taroists do sustainability despite government

globalization from below

Here’s my thought on how Americans can loosen our fixation with government intransigence and move forward in our own communities toward sustainability. And why this is not only possible, but promising.

Fair warning: There’s some “systems thinking” and shedding of precious thought forms in what follows.

I'm a 'globalization-from-below' guy, yet I see an opportunity now for a community-corporate alliance to tackle our island sustainability challenges.

True, I'm a former local elected official with deep-seated cynicism toward 'representative' government and die-hard enthusiasm for community-based governance.

As background, this is a major theme in my first book. 'Tending the Garden Island' traced a sustainable trajectory for the Hawaiian island of Kaua`i (my home) which could be launched from consensual decisions and cooperation among neighbors. And, in the concluding "Taroist Imperative" chapter, I urged folks with the energy and inclination to contribute to community work:

"Never mind government."

Sure, it would be nice if we had all the right laws and effective enforcement, but I think we can get to sustainability without government leadership…Without tagging sustainability as left or right wing.

This view springs from several decades of intensive participation in community-based organizations throughout the islands.

Indeed, the second half of my book constitutes a 'progress report' on our effectiveness in this community work. And, the most notable aspect of this progress is how little of it has anything to do with government.

It has mostly to do with 'taroist' initiative.. so-called to invoke the metaphor of the taro patch, where we islanders come together for community work. A taroist sees what needs to be done and does it.

Since the book appeared, I have been blessed to work closely with top executives on sustainability issues in Hawaii's corporate sector, and my confidence in the prospects for dramatic sustainability initiatives to emerge from this sector is growing steadily.

And, even with a new Congress and more support for sustainability in our own Kaua`i County Council, I remain highly skeptical of solutions that rely on timely and effective governmental action.

Strategically, IMHO, this recent experience suggests that both the corporate and community sectors have been under-valued (and the government sector over-valued) in our search for solutions.

For this reason, I now advocate more of a community-corporate collaboration as the most likely path to achieve sustainability solutions for our islands.

Now, I know it is a cherished truism of the environmental movement that we need government to protect us from the 'rapacious' corporations. So, calling for a community-corporate alliance (and ignoring government) may seem like blasphemy.

Yet, one aspect of the sustainability challenge that stands out for me--and that augers well for such an alliance--is the direct link between how corporations operate and how consumers pollute. To make a long story short, it will be vastly simpler for us shoppers to get more green if the 'big box' retailers (and their suppliers) do, too.

More than this, there are, IMHO, exciting prospects for community-corporate collaboration in reducing the 'ecological footprint' of our energy and transport consumption...Outcomes that would not be possible with government action alone.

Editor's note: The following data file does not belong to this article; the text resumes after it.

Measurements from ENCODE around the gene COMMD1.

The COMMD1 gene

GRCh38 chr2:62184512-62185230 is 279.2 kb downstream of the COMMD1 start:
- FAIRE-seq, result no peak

For example, say we (as consumers) agree to alter our energy use patterns as they (the utility companies) alter their energy generating patterns. And say part of this switch entails consumers also becoming producers. Is that a win-win, or what?

Likewise in our transport, we consumers can agree to alter our travel choices as the transport companies alter their footprint.

These two areas alone account for the bulk of our emissions. And, isn't it at least possible that we can do this without government?

But why would the corporations agree to 'green' themselves, you might ask? Because they’re waking up and smelling the roses (or what’s left of them). They see the connections between their operations and the ecosystems in which they operate.

Just as we see a dramatic turnaround now globally in the corporate attitude toward climate change, so in Hawaii our major corporations and landowners are plunging into the task of 'greening' their operations. Why? Because their long-term business success depends on it.

So, what's the point?

For me, the point is to switch our focus of attack away from trying to persuade our government to do the right thing, and toward helping each other do the right thing…including our corporate citizens.

If we have limited time and energy, we might decide that collaborating with corporations (rather than wrangling with government) is most likely to be effective.

Especially now, with such long odds on humans' turning in time, what are the odds we're going to turn government around?

Isn’t there a different path toward sustainability?

I think there is, and some have called this community-based approach a 'Third Force.'
Perhaps this kind of linking arms with our neighbors, forging a community consensus, and engaging the corporations in concrete steps to reduce our 'footprint" constitutes a third way out of this mess.

I say 'perhaps', yet it seems fairly solid to me.

In the days ahead, I’ll be posting examples of how community-corporate collaboration is already making great strides here in our islands' quest for sustainability.

Published by Ken on November 26th, 2006 tagged HI-specific, Systems Thinking

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